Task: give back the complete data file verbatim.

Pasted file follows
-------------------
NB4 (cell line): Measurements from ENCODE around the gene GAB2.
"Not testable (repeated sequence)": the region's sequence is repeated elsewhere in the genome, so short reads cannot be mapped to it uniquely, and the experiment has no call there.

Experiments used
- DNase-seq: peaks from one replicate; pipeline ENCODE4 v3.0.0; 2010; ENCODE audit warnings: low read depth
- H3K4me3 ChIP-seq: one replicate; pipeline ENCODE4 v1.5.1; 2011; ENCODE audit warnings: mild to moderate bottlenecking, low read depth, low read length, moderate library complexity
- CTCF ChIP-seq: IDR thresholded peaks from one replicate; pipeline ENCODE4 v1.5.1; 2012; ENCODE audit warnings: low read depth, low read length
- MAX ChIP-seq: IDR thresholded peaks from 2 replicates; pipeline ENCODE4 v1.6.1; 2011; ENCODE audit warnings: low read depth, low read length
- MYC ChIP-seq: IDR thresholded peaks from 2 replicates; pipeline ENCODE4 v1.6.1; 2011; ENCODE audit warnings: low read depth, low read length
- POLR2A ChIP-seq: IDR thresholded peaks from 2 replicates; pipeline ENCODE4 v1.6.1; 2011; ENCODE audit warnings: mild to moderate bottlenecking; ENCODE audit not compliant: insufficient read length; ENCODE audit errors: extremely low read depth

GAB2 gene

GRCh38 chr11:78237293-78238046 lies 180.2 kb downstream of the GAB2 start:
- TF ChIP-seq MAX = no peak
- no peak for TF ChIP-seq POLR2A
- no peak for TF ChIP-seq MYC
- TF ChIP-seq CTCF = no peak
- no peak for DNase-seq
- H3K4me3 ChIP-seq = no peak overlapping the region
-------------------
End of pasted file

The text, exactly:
NB4 (cell line): Measurements from ENCODE around the gene GAB2.
"Not testable (repeated sequence)": the region's sequence is repeated elsewhere in the genome, so short reads cannot be mapped to it uniquely, and the experiment has no call there.

Experiments used
- DNase-seq: peaks from one replicate; pipeline ENCODE4 v3.0.0; 2010; ENCODE audit warnings: low read depth
- H3K4me3 ChIP-seq: one replicate; pipeline ENCODE4 v1.5.1; 2011; ENCODE audit warnings: mild to moderate bottlenecking, low read depth, low read length, moderate library complexity
- CTCF ChIP-seq: IDR thresholded peaks from one replicate; pipeline ENCODE4 v1.5.1; 2012; ENCODE audit warnings: low read depth, low read length
- MAX ChIP-seq: IDR thresholded peaks from 2 replicates; pipeline ENCODE4 v1.6.1; 2011; ENCODE audit warnings: low read depth, low read length
- MYC ChIP-seq: IDR thresholded peaks from 2 replicates; pipeline ENCODE4 v1.6.1; 2011; ENCODE audit warnings: low read depth, low read length
- POLR2A ChIP-seq: IDR thresholded peaks from 2 replicates; pipeline ENCODE4 v1.6.1; 2011; ENCODE audit warnings: mild to moderate bottlenecking; ENCODE audit not compliant: insufficient read length; ENCODE audit errors: extremely low read depth

GAB2 gene

GRCh38 chr11:78237293-78238046 lies 180.2 kb downstream of the GAB2 start:
- TF ChIP-seq MAX = no peak
- no peak for TF ChIP-seq POLR2A
- no peak for TF ChIP-seq MYC
- TF ChIP-seq CTCF = no peak
- no peak for DNase-seq
- H3K4me3 ChIP-seq = no peak overlapping the region